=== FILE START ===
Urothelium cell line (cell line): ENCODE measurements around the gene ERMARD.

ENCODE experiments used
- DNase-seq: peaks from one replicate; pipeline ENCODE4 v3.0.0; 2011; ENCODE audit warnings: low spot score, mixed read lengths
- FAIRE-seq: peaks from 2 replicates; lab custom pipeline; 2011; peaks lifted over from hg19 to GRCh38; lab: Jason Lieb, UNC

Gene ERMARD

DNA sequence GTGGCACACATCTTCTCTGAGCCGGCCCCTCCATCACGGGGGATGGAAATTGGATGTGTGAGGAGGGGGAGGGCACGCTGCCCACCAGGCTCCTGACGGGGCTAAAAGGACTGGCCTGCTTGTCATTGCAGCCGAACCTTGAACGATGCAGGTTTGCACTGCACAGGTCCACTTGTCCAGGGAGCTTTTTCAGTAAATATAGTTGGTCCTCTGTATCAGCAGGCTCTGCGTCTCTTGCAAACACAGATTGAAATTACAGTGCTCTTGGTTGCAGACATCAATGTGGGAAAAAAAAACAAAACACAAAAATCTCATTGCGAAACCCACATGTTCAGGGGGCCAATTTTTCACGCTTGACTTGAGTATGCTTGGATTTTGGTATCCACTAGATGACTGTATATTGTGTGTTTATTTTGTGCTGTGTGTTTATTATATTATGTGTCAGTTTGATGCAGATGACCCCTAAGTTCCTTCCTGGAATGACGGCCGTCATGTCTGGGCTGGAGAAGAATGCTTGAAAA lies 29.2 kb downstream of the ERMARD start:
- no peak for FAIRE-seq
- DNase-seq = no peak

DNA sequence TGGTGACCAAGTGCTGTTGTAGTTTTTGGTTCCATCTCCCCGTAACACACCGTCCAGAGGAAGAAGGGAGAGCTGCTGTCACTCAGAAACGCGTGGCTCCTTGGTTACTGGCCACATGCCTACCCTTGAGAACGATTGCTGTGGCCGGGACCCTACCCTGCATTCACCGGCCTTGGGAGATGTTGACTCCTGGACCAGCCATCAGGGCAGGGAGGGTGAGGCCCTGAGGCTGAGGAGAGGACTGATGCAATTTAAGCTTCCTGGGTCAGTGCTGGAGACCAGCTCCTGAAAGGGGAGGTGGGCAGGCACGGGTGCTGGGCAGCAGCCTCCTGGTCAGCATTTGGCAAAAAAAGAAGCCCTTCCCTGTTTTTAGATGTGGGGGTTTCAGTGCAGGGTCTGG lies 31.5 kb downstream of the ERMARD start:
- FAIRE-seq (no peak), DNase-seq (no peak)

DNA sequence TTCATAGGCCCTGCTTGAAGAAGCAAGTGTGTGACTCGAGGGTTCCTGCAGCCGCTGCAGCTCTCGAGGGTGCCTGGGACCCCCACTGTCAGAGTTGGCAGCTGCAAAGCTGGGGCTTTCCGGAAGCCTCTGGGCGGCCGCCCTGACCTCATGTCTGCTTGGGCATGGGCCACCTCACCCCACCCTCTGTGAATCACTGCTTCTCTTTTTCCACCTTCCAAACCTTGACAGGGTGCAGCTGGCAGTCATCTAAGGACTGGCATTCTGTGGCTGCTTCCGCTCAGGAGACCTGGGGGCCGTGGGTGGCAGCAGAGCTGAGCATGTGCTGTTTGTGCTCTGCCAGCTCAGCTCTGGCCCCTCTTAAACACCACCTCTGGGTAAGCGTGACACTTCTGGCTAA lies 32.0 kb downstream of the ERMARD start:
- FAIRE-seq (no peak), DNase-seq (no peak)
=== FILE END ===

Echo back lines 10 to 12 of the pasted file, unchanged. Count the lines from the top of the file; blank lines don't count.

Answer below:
- FAIRE-seq (no peak), DNase-seq (no peak)

DNA sequence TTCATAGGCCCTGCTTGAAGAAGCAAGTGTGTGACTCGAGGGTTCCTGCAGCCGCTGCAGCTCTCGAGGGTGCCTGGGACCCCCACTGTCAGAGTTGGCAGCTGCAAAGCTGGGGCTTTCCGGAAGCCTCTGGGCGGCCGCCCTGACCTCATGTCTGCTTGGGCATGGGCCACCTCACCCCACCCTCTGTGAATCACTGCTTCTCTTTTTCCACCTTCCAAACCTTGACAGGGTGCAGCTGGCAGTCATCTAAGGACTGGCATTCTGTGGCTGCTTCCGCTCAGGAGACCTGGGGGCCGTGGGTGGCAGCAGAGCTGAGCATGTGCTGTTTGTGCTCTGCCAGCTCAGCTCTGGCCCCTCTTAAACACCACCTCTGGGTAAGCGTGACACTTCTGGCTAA lies 32.0 kb downstream of the ERMARD start:
- FAIRE-seq (no peak), DNase-seq (no peak)